Do Pathologic Margins Matter in Anatomic Lung Resections?

Presented During:

Monday, May 8, 2023: 4:00PM - 4:15PM
Los Angeles Convention Center  
Posted Room Name: 408B  

Abstract No:


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Abstract Submission 


Kunaal Sarnaik (1), Allison Gasnick (1), Aria Bassiri (2), Craig Jarrett (2), Jillian Sinopoli (2), Leonidas Tapias Vargas (2), Philip Linden (2), Christopher Towe (2)


(1) Case Western Reserve University School of Medicine, Cleveland, OH, (2) University Hospitals Cleveland Medical Center, Cleveland, OH

Submitting Author:

Kunaal Sarnaik    -  Contact Me
Case Western Reserve University School of Medicine


Allison Gasnick    -  Contact Me
Case Western Reserve University School of Medicine
Aria Bassiri    -  Contact Me
University Hospitals Cleveland Medical Center
Craig Jarrett    -  Contact Me
University Hospitals Cleveland Medical Center
Jillian Sinopoli    -  Contact Me
University Hospitals Cleveland Medical Center
Leonidas Tapias Vargas    -  Contact Me
University Hospitals Cleveland Medical Center
*Philip Linden    -  Contact Me
University Hospitals Cleveland Medical Center
Christopher Towe    -  Contact Me
University Hospitals Cleveland Medical Center

Presenting Author:

Kunaal Sarnaik    -  Contact Me


Objective: Close margin distance after wedge resection has been associated with lung cancer recurrence and death. The relationship between pathologic margin and recurrence has not yet been established after anatomic lung resection. We hypothesized that close pathologic margin after anatomic lung resection would not be associated with decreased overall survival.

Methods: Detailed pathology reports were extracted among patients receiving anatomic lung resection at a single institution between 2014-2021. Patients with "distance to closest margin" documented were included. Patients with pathologic metastatic disease were excluded. "Close" pathologic margin was defined as closest pathologic margin <1cm. The outcome of interest was overall survival defined as time from surgery to last follow up or death, which was calculated using state Death Record Indices. Kaplan-Meier survival estimates were performed using log rank test. Multivariable cox proportional hazard analysis was performed, including an interaction analysis, to evaluate close pathologic margin in each "extent of resection": lobectomy, segmentectomy, bilobectomy, pneumonectomy.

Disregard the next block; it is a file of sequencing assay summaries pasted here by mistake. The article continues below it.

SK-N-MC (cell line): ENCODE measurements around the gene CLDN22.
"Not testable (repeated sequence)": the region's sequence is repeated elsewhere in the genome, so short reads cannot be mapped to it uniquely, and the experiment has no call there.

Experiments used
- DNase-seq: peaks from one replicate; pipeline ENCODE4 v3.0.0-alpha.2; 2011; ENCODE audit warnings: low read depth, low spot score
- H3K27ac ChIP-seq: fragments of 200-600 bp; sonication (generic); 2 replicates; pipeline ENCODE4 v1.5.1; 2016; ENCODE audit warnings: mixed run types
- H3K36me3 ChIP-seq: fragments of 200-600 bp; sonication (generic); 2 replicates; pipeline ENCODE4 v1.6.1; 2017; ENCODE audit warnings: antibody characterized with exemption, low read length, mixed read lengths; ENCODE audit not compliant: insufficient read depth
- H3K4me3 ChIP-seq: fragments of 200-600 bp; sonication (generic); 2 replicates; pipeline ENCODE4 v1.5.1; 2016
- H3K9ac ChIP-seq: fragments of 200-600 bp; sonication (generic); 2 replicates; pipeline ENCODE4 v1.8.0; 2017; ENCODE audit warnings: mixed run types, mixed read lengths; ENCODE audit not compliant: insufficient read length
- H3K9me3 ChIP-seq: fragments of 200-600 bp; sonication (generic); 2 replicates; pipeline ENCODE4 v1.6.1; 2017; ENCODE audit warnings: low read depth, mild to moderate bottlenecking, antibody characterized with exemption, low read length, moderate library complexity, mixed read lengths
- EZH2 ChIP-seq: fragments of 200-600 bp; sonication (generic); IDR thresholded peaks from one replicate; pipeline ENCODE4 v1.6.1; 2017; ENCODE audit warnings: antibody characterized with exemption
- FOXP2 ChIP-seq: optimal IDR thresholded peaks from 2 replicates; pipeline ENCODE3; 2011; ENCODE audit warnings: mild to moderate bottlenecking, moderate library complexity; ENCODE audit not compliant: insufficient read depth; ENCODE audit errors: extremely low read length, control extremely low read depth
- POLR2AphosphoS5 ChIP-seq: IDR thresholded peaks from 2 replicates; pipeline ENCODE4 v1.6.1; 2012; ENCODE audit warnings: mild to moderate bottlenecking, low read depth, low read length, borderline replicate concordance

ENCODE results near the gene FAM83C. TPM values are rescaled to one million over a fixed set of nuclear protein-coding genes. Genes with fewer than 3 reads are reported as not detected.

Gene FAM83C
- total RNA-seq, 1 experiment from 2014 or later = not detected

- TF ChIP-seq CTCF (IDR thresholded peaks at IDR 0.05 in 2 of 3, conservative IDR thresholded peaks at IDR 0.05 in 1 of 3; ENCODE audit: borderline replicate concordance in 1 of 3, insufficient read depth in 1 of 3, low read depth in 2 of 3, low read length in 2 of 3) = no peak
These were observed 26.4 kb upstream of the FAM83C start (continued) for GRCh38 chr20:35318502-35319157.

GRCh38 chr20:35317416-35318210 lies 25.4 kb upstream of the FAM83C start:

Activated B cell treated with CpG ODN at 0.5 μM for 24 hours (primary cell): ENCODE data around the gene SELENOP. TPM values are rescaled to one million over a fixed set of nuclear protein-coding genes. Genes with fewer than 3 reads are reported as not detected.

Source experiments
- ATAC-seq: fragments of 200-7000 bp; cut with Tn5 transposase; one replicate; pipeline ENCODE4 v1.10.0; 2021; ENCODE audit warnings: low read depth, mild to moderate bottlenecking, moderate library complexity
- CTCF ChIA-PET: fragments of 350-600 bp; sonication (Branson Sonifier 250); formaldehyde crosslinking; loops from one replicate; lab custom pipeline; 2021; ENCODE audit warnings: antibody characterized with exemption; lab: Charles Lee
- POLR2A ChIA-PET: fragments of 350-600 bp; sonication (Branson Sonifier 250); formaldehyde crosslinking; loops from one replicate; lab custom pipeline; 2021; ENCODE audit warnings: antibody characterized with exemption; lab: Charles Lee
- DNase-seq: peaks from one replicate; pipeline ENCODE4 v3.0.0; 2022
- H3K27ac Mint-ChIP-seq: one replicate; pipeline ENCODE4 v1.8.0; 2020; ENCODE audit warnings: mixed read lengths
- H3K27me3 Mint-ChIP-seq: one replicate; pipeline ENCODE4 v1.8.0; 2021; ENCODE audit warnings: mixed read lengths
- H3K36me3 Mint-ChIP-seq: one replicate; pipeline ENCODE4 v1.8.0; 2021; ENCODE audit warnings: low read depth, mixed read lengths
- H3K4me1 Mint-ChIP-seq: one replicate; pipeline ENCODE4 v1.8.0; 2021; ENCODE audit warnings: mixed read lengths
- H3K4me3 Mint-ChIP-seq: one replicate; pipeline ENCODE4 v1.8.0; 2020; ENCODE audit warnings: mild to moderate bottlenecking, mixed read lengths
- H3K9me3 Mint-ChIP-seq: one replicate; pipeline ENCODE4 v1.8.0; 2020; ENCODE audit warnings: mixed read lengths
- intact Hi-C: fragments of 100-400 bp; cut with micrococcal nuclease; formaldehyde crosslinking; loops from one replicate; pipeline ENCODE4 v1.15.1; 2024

Results: Among 246 patients included in the study, 97 (39.4%) had a close pathologic margin. The average margin was 1.87cm (median 1.2cm, IQR 0.5-2.6cm). Close margin status did not vary by extent of resection, or nodal status, but was more likely with higher T-stage tumors (T1 36.8%, T2 28.6%, T3 58.8%, T4 66.7%, p=0.004). Median follow-up was 2.4 years and did not vary by margin status (p=0.399). Overall survival was not decreased among patients with a close margin (Figure 1, p=0.367). In a multivariable cox hazard analysis of overall survival, close margin was not associated with decreased overall survival (HR 0.457, p=0.087), while CHF (HR 4.45, p=0.002), T4 tumors (HR 8.67, p=0.001) and nodal metastasis (HR 4.90, p<0.001) were associated with decreased survival. A multivariable interaction analysis between anatomic margin and extent of resection did not demonstrate decreased survival associated with close pathologic margin among patients receiving segmentectomy (relative to >1cm margin and lobectomy – HR 0.356, p=0.345).

Conclusions: Close pathologic margins are not associated with increased risk of death after anatomic lung resections. In the setting of CALGB 140305, sublobar anatomic lung resection may be increasingly safely performed, and negative pathologic margins after segmentectomy are likely sufficient.


Lung Cancer

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Supporting Image: Anatomic_Resection_Margin_PIC.png

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Procedural Techniques


Keywords - General Thoracic

Lung - Lung
Lung - Lung Cancer
Procedures - Procedures